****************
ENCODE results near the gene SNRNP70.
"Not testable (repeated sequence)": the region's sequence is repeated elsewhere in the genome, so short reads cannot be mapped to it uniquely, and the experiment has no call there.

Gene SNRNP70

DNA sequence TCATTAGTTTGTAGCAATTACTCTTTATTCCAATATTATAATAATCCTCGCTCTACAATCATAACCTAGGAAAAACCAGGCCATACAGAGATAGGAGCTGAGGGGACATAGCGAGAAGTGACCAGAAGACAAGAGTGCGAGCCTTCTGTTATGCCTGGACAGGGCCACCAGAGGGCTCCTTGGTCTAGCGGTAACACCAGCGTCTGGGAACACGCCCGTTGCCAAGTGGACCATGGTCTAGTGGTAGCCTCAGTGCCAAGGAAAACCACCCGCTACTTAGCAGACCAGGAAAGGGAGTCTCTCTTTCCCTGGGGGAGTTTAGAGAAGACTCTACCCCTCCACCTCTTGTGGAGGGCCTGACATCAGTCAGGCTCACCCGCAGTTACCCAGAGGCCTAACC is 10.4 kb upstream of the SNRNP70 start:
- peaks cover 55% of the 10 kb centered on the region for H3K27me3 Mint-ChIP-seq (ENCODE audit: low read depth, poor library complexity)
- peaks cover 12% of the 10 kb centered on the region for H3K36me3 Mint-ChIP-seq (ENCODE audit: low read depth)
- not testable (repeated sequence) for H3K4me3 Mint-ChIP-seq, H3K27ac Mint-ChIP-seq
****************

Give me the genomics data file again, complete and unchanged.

ENCODE results near the gene SNRNP70.
"Not testable (repeated sequence)": the region's sequence is repeated elsewhere in the genome, so short reads cannot be mapped to it uniquely, and the experiment has no call there.

Gene SNRNP70

DNA sequence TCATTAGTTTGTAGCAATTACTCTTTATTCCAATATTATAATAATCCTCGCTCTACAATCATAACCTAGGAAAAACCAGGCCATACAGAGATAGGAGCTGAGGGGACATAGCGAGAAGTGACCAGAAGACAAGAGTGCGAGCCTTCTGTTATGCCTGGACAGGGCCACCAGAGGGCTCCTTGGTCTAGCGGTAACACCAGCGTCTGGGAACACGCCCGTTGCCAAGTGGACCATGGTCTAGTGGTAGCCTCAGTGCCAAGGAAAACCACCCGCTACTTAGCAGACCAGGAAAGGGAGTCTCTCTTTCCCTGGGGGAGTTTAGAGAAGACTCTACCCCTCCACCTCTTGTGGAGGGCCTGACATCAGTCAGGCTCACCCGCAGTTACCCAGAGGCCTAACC is 10.4 kb upstream of the SNRNP70 start:
- peaks cover 55% of the 10 kb centered on the region for H3K27me3 Mint-ChIP-seq (ENCODE audit: low read depth, poor library complexity)
- peaks cover 12% of the 10 kb centered on the region for H3K36me3 Mint-ChIP-seq (ENCODE audit: low read depth)
- not testable (repeated sequence) for H3K4me3 Mint-ChIP-seq, H3K27ac Mint-ChIP-seq